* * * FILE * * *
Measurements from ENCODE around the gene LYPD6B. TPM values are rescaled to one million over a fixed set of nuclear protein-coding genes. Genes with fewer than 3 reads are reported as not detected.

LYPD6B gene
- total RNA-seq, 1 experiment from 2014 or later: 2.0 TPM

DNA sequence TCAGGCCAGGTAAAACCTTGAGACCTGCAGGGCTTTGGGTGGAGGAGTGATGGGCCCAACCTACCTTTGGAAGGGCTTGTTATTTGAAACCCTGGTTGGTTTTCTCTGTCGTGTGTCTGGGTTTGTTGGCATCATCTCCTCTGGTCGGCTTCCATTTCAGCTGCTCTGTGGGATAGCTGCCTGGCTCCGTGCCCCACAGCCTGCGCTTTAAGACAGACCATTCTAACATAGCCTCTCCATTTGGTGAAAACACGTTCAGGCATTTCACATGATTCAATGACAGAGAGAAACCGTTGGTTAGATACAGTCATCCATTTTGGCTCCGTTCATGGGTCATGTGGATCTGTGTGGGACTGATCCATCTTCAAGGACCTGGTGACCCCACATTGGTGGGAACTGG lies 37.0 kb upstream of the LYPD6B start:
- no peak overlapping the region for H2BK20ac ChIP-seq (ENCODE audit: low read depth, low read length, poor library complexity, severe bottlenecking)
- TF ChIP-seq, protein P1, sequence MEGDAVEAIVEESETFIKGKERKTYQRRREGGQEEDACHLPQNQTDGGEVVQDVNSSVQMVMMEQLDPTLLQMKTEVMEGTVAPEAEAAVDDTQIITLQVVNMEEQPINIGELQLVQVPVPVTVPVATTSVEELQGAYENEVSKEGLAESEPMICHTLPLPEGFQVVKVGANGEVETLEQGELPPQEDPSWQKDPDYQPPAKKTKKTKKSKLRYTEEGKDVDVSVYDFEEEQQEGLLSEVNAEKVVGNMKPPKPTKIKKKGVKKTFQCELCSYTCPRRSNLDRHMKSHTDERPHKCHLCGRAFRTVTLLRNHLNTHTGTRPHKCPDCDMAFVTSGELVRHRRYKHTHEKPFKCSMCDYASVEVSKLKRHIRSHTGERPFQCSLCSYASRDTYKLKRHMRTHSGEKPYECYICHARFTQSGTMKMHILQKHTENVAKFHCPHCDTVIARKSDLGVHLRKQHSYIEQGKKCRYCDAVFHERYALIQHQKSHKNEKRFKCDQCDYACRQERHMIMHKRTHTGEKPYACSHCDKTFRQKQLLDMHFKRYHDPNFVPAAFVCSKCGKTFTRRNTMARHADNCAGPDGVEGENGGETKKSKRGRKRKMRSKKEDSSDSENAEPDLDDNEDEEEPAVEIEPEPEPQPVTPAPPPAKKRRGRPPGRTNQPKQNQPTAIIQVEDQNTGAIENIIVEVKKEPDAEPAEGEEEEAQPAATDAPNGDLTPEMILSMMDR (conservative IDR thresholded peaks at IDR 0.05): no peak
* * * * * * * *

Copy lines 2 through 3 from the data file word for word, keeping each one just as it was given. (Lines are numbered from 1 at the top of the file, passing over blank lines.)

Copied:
LYPD6B gene
- total RNA-seq, 1 experiment from 2014 or later: 2.0 TPM